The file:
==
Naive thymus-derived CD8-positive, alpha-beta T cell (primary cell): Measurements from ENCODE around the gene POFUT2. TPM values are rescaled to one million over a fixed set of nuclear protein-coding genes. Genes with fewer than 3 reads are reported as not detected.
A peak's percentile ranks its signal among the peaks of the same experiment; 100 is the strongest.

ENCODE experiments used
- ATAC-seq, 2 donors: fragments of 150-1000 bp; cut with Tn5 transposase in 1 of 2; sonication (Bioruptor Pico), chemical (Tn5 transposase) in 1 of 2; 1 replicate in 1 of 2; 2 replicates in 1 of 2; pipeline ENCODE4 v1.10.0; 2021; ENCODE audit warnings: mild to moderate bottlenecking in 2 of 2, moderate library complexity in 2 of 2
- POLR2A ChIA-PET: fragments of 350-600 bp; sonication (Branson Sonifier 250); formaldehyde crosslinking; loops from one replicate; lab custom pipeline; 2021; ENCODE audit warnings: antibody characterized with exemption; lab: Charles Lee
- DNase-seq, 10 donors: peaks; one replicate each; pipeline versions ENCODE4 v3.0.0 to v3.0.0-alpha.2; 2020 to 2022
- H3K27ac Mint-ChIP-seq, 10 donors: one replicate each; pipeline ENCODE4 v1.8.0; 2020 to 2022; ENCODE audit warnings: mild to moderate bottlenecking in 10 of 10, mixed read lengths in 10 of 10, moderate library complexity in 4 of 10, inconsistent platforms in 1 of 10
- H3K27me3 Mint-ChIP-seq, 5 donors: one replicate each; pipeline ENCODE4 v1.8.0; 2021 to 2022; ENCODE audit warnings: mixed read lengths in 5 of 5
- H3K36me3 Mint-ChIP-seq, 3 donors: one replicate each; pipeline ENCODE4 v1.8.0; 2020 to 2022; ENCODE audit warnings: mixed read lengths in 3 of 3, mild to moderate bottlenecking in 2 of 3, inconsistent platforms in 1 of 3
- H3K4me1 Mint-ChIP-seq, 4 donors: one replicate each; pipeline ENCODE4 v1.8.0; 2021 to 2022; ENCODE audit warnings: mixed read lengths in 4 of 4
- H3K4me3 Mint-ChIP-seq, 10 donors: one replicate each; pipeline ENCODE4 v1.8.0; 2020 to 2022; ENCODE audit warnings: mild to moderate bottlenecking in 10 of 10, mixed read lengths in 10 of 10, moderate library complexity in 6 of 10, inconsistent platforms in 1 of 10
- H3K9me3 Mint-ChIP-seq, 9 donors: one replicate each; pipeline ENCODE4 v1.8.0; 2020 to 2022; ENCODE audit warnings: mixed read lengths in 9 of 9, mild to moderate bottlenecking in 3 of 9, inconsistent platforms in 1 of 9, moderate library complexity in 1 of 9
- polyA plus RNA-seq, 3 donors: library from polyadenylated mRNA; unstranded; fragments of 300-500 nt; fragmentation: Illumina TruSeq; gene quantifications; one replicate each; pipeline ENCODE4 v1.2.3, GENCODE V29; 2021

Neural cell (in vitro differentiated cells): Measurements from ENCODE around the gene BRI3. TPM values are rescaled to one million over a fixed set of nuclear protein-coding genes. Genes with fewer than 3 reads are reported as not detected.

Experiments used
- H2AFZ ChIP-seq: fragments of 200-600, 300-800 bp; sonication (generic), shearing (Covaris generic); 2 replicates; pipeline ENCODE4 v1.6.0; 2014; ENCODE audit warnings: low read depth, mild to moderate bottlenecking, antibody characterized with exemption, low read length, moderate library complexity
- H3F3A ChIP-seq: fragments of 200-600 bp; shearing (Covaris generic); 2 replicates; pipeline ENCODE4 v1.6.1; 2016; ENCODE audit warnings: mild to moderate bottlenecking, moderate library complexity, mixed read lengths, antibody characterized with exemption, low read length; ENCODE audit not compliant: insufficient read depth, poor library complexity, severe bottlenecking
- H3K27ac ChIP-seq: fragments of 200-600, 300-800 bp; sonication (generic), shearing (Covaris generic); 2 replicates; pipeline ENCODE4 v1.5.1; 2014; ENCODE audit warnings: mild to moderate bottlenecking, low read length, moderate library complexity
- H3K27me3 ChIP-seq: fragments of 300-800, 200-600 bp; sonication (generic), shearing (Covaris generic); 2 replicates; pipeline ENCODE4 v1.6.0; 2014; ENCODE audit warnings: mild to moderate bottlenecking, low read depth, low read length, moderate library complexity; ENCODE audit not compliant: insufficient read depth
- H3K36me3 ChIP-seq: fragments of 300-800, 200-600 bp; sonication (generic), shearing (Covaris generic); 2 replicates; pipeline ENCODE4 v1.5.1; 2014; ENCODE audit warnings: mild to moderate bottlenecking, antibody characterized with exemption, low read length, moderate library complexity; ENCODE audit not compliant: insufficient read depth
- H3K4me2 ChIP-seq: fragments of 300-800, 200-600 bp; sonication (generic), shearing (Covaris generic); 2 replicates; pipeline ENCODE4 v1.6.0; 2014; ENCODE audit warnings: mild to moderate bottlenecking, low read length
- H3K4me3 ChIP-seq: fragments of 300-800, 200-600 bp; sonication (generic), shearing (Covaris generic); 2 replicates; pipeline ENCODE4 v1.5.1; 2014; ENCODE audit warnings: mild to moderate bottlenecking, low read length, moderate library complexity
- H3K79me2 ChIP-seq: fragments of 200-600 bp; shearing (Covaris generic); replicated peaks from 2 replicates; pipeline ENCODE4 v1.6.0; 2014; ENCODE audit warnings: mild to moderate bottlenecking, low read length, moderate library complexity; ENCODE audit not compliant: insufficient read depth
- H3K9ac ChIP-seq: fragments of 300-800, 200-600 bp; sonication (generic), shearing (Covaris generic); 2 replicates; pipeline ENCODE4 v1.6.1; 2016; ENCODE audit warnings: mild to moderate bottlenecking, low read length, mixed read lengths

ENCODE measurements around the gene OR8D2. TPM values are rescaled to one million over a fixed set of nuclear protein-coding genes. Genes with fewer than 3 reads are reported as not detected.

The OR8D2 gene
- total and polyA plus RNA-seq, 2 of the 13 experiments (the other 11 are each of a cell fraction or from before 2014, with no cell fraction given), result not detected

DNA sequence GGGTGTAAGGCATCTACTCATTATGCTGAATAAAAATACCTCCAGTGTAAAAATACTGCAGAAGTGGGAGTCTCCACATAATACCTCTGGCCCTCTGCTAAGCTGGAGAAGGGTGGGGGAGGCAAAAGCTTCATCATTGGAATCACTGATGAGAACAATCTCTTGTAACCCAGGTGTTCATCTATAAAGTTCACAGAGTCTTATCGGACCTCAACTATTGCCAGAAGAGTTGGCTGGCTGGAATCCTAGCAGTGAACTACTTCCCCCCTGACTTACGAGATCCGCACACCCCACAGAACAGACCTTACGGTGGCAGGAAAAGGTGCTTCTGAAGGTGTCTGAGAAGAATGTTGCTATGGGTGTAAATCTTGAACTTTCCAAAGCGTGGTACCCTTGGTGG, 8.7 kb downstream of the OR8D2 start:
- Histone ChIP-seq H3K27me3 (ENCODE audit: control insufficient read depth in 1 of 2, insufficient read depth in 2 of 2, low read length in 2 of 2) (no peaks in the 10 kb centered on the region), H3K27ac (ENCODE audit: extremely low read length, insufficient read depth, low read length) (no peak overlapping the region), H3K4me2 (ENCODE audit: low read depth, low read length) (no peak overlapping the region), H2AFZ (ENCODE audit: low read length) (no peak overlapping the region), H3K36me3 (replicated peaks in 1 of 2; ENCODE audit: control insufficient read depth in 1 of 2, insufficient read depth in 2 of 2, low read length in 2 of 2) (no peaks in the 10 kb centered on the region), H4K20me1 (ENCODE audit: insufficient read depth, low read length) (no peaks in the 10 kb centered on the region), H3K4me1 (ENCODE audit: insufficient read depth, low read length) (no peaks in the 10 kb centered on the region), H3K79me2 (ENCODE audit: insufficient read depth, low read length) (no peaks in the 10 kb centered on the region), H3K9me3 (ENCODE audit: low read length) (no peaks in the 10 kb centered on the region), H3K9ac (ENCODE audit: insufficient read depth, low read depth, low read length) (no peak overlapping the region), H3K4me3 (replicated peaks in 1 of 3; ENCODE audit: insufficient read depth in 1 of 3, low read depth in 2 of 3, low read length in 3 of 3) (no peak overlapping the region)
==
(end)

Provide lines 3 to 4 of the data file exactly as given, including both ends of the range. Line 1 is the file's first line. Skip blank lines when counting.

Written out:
ENCODE experiments used
- ATAC-seq, 2 donors: fragments of 150-1000 bp; cut with Tn5 transposase in 1 of 2; sonication (Bioruptor Pico), chemical (Tn5 transposase) in 1 of 2; 1 replicate in 1 of 2; 2 replicates in 1 of 2; pipeline ENCODE4 v1.10.0; 2021; ENCODE audit warnings: mild to moderate bottlenecking in 2 of 2, moderate library complexity in 2 of 2